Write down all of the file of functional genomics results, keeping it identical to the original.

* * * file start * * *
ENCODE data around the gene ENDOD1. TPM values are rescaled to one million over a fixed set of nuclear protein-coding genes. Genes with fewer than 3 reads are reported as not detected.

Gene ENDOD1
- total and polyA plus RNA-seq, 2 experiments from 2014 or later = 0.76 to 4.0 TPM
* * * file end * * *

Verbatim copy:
ENCODE data around the gene ENDOD1. TPM values are rescaled to one million over a fixed set of nuclear protein-coding genes. Genes with fewer than 3 reads are reported as not detected.

Gene ENDOD1
- total and polyA plus RNA-seq, 2 experiments from 2014 or later = 0.76 to 4.0 TPM